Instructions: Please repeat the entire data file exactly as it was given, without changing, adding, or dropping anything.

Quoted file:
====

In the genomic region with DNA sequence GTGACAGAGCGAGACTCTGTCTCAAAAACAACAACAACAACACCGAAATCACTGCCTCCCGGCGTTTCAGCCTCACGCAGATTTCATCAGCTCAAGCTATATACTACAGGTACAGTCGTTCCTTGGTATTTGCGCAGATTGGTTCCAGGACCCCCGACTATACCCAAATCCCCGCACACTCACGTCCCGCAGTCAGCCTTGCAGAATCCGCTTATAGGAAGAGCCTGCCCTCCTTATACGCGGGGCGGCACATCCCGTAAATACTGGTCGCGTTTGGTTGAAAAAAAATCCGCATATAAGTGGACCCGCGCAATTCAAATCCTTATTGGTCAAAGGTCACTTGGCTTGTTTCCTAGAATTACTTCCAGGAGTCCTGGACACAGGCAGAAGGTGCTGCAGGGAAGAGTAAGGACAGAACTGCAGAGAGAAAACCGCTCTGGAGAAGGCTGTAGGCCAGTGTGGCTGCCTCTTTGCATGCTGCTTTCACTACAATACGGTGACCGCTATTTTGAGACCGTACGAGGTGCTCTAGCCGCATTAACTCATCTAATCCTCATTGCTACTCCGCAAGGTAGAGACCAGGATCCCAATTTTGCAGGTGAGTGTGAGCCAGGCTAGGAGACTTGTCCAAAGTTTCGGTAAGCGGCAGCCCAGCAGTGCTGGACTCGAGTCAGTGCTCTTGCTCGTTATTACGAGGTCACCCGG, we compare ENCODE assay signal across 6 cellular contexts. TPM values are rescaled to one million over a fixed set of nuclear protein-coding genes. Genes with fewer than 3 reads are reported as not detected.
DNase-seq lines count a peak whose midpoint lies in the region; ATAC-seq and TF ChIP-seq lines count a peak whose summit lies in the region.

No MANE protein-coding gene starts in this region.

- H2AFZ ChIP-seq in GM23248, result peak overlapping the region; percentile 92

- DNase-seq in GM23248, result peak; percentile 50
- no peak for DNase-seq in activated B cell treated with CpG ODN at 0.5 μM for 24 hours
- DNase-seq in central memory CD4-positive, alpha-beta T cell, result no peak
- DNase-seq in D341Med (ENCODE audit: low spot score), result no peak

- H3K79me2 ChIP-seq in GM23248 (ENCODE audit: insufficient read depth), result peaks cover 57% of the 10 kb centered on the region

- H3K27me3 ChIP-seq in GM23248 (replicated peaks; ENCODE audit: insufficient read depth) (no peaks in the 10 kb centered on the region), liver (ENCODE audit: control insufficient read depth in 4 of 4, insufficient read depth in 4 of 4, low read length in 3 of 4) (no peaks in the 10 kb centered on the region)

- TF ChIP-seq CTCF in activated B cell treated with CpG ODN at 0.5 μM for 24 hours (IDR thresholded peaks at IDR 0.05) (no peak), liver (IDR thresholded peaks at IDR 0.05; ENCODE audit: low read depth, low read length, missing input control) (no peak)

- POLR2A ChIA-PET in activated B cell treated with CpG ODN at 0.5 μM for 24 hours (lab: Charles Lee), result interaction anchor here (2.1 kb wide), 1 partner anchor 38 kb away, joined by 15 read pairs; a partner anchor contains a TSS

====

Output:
In the genomic region with DNA sequence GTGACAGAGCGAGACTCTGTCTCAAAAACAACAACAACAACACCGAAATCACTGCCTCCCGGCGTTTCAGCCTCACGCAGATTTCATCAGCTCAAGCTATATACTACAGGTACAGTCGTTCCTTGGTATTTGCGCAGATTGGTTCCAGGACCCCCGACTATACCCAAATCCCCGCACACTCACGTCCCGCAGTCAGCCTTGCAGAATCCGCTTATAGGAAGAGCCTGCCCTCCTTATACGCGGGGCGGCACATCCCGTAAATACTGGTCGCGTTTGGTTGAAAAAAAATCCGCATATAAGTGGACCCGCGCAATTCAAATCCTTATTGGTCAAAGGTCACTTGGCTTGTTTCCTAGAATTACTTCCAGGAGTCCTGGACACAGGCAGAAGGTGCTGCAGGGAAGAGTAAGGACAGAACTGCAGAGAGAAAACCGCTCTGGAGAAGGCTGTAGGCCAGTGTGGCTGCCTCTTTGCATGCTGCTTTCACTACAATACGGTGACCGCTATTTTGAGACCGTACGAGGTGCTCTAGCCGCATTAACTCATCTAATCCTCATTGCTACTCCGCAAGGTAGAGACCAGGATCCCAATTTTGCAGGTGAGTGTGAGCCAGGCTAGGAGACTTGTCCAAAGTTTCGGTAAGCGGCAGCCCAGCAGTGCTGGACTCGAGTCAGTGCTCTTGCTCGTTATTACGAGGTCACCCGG, we compare ENCODE assay signal across 6 cellular contexts. TPM values are rescaled to one million over a fixed set of nuclear protein-coding genes. Genes with fewer than 3 reads are reported as not detected.
DNase-seq lines count a peak whose midpoint lies in the region; ATAC-seq and TF ChIP-seq lines count a peak whose summit lies in the region.

No MANE protein-coding gene starts in this region.

- H2AFZ ChIP-seq in GM23248, result peak overlapping the region; percentile 92

- DNase-seq in GM23248, result peak; percentile 50
- no peak for DNase-seq in activated B cell treated with CpG ODN at 0.5 μM for 24 hours
- DNase-seq in central memory CD4-positive, alpha-beta T cell, result no peak
- DNase-seq in D341Med (ENCODE audit: low spot score), result no peak

- H3K79me2 ChIP-seq in GM23248 (ENCODE audit: insufficient read depth), result peaks cover 57% of the 10 kb centered on the region

- H3K27me3 ChIP-seq in GM23248 (replicated peaks; ENCODE audit: insufficient read depth) (no peaks in the 10 kb centered on the region), liver (ENCODE audit: control insufficient read depth in 4 of 4, insufficient read depth in 4 of 4, low read length in 3 of 4) (no peaks in the 10 kb centered on the region)

- TF ChIP-seq CTCF in activated B cell treated with CpG ODN at 0.5 μM for 24 hours (IDR thresholded peaks at IDR 0.05) (no peak), liver (IDR thresholded peaks at IDR 0.05; ENCODE audit: low read depth, low read length, missing input control) (no peak)

- POLR2A ChIA-PET in activated B cell treated with CpG ODN at 0.5 μM for 24 hours (lab: Charles Lee), result interaction anchor here (2.1 kb wide), 1 partner anchor 38 kb away, joined by 15 read pairs; a partner anchor contains a TSS